Top: The rodeo film The Rider bucked its way into the award-winning circle at the Filmfest Hamburg this year. This America film, directed by Chloe Zhao, portrays a young cowboy who suffers a near-fatal head injury at a rodeo and now has to search for a new direction in his life. Set in the Badlands of South Dakota, it reminds us of where those sad, heartfelt country songs come from. It was not a surprise that this film rode home with an award. It reminds me of my 94-year-old uncle telling us tales of his rodeo years back in the late ‘40s and how our grandmother forced him to quit so he wouldn’t break his neck and, instead, do something useful like fly the friendly skies as a pilot. He has received the rare award for being 70 years in the air. I am sure my grandmother is smiling from the heavens above.
Flop: The experimental German debut film Drift from Helena Wittmann was a recommendation from a fellow film colleague. Two women enjoy a weekend at the North Sea and swap stories of sea mythology. Strange things began to immerge. As they both take separate trips, one to Argentina and the other to the Caribbean, the Ocean begins to play a main character in the film. Although this film is only 97 minutes in length, it felt like it took three hours before it ended. Although the movie was beautifully filmed, it was a film that should not be seen late at night. Or it should have shown at the short film festival, since it was so experimental in its structure. At some point in the film, I started yawning and turned my head to see how the rest of my row was managing and noticed the entire row had drifted off to sleep.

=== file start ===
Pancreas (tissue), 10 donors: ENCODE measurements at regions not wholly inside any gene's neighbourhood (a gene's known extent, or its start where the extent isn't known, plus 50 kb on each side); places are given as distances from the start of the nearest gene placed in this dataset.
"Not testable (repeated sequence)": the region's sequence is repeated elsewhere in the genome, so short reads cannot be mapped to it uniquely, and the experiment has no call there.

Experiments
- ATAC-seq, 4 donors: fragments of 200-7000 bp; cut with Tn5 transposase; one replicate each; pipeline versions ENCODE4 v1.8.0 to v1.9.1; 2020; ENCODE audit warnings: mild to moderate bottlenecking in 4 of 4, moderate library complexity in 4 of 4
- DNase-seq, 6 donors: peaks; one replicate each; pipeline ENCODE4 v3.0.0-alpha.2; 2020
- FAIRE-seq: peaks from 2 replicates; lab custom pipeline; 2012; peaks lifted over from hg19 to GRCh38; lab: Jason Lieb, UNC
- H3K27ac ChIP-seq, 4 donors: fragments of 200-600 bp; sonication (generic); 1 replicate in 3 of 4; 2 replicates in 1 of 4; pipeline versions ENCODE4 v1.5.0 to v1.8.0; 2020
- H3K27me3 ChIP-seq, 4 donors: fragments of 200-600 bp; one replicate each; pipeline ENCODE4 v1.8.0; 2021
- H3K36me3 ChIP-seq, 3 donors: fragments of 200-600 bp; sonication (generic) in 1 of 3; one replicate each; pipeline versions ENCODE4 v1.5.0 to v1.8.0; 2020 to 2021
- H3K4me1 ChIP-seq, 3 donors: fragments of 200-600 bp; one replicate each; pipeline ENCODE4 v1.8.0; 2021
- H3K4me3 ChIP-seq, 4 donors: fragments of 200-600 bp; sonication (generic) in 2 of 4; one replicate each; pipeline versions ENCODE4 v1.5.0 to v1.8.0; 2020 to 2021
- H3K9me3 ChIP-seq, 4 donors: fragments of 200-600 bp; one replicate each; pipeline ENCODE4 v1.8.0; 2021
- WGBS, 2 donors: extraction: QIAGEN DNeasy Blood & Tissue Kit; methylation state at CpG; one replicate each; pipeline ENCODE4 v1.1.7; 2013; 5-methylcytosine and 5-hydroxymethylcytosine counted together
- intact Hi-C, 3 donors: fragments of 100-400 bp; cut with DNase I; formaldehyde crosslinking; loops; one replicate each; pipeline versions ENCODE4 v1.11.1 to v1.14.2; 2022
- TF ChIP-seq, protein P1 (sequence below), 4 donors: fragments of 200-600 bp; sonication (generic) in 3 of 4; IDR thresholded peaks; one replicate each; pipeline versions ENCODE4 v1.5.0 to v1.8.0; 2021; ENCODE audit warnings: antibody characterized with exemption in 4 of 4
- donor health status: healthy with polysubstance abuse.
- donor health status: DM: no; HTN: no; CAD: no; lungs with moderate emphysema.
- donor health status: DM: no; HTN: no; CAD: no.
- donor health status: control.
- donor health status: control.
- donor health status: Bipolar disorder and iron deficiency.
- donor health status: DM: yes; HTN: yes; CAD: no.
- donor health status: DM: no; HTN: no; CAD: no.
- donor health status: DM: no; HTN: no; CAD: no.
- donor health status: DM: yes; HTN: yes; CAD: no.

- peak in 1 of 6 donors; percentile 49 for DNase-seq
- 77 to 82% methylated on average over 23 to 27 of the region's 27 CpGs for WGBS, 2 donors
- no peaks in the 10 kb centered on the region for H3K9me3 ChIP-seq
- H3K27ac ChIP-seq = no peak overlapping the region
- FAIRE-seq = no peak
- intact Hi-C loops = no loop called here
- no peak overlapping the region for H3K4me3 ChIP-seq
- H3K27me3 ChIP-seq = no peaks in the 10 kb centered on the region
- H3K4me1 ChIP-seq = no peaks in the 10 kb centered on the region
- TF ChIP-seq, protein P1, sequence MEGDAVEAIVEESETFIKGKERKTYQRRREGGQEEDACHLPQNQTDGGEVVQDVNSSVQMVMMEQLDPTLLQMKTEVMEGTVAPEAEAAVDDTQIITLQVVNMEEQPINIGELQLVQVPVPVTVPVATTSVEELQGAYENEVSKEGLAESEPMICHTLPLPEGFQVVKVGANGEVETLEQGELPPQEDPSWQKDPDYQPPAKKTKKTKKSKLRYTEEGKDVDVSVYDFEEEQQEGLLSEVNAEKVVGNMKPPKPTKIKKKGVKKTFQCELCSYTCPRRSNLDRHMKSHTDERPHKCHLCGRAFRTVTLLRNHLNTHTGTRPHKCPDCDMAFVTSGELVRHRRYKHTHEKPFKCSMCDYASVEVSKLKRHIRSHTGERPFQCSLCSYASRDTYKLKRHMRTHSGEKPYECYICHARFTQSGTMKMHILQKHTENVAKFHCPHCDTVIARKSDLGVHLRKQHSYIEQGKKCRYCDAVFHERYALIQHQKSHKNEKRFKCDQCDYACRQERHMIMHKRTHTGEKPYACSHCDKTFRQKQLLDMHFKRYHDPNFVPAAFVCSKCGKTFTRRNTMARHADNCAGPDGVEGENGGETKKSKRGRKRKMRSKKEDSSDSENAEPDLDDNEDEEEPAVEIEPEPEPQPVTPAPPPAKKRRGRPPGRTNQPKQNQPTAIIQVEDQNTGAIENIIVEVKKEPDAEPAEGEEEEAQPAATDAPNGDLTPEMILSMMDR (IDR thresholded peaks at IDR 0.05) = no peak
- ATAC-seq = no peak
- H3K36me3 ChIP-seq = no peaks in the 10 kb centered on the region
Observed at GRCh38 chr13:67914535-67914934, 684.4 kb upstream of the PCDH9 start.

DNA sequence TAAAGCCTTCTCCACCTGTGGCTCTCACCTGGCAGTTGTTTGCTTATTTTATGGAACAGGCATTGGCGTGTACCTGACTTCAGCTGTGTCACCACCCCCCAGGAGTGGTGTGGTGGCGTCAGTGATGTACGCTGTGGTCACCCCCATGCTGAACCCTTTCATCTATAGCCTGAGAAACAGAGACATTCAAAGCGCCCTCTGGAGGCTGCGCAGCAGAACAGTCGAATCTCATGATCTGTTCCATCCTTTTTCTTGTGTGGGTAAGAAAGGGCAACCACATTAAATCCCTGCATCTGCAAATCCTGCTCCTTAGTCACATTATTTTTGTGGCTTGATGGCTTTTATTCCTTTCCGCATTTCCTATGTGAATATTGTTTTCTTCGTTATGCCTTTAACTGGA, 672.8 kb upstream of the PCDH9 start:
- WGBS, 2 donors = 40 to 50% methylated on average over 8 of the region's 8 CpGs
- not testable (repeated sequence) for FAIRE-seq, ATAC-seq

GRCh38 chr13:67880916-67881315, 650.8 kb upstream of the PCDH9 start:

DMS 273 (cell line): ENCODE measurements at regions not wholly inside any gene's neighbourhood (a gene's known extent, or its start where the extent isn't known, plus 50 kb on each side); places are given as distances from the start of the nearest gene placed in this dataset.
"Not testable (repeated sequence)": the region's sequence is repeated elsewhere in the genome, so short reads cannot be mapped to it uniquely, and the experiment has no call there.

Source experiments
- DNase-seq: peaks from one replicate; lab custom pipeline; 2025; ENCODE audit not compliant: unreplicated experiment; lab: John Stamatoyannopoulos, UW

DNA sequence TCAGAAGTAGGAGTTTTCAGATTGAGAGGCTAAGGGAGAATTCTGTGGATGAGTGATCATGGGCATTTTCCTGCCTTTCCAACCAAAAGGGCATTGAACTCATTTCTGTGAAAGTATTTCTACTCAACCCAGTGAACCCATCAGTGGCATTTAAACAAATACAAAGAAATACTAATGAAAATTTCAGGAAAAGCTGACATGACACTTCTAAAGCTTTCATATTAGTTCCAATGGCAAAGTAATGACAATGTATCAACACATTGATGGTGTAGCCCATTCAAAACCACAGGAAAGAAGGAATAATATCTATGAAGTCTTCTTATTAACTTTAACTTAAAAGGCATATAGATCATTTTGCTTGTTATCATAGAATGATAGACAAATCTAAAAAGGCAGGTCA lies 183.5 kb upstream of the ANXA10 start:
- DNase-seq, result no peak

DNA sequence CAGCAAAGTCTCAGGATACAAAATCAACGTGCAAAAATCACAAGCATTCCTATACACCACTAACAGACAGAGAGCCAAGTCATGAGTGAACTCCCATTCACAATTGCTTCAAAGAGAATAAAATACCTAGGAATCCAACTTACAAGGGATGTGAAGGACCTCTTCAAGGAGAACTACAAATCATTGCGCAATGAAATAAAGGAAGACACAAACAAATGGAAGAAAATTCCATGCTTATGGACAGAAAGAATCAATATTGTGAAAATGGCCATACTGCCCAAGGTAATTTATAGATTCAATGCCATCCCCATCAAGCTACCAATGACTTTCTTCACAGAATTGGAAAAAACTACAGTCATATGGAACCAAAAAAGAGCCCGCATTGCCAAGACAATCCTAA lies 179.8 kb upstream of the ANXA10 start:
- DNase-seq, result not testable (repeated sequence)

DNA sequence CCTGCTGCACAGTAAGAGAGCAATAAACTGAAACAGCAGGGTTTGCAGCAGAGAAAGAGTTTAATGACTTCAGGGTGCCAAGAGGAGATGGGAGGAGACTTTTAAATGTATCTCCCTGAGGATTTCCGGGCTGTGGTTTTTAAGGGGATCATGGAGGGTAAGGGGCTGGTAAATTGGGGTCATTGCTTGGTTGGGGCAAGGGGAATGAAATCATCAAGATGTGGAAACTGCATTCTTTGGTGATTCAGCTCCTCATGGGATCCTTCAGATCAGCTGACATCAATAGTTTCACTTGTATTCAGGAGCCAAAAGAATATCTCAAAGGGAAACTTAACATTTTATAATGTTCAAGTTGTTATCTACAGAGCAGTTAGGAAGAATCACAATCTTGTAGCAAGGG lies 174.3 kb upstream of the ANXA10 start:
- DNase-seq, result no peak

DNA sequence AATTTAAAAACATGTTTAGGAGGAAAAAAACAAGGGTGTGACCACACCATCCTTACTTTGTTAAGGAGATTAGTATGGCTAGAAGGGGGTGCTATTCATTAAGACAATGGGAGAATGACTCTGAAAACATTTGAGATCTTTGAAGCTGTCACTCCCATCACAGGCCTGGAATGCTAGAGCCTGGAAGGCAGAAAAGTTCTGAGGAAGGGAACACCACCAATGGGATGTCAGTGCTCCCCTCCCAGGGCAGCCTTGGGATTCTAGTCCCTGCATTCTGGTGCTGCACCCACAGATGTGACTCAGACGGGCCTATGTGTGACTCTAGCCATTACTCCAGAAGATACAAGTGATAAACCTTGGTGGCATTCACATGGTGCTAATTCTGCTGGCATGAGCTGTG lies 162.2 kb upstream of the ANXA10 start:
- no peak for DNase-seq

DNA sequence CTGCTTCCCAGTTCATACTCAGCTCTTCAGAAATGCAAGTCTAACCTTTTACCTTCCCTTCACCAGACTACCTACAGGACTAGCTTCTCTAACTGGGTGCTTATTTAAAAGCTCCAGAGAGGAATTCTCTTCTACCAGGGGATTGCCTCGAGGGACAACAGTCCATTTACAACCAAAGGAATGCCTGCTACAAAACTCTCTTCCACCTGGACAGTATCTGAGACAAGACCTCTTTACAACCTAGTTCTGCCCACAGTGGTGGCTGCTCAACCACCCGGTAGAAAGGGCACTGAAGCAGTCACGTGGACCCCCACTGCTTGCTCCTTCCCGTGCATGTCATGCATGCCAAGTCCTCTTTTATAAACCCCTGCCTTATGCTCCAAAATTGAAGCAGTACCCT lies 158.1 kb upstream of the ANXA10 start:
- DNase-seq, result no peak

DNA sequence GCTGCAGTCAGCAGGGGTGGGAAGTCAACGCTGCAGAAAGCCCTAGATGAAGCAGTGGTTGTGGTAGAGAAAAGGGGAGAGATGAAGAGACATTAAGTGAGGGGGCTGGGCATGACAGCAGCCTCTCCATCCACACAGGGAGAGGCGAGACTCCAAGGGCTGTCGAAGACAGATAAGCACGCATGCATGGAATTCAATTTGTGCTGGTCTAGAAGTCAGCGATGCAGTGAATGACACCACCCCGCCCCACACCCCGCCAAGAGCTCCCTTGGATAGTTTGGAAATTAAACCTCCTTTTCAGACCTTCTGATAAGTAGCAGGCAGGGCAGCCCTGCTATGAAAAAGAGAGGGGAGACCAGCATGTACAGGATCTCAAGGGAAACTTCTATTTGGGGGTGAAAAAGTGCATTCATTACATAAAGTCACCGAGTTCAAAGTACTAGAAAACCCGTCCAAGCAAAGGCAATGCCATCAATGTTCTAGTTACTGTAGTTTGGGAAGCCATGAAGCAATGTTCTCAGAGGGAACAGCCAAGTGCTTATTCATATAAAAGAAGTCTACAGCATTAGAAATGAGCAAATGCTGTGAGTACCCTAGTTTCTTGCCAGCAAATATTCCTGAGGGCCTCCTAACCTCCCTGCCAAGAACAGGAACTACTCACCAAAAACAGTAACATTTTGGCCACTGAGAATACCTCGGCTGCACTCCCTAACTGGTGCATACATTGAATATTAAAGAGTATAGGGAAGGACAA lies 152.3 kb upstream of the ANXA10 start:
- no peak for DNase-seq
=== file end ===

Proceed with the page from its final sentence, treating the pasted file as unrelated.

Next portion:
Top: Patti Cake$
Flop: Demons in Paradise
Top: Citizen Jane: A fascinating look at how one woman managed to fight and win against the destructive urban development of NYC led by the corrupt Robert Moses.
Lucky: A man comes to terms with old age and his own mortality in this touching and expertly acted final film of Harry Dean Stanton.
Flop:The Killing of a Sacred Deer: Unsettling and nonsensical, Lanthimos revels so much in his own creativeness that he fails to actually say anything meaningful.
Napalm: A lecherous old French man tells a tall tale about his sexual exploits in post-war North Korea and also sickeningly sympathizes with the totalitarian regime which routinely tortures its own citizens.
Comment: The Federal Foreign Office donated 10,000 euros for the 2017 launch of the Sichtwechsel (bank draft) Film Award. In its first year, it's to "honour directors who work in other countries across national and cultural borders and create films." The winner, The Future Perfect by Nele Wohlatz, was obviously a political choice, especially given other films nominated. A German living in Argentina,Wohlatz's65-minute film lacked substance: the acting was painfully stilted, and the script monotonous and dispassionate. Somewhat like her monologue before the screening started.
Flop: The opening scene in Suburbicon was so brilliant; it certainly captured the ideal of the society I had grown up with in the’50s. I immediately thought: I am going to love this movie. Well, I was wrong. It must have been the script, ever heard of subtle? If only the high-profile writers had toned it down to perhaps 10% ofitself, it would still have been a memorable film, memorable in a better way, of course.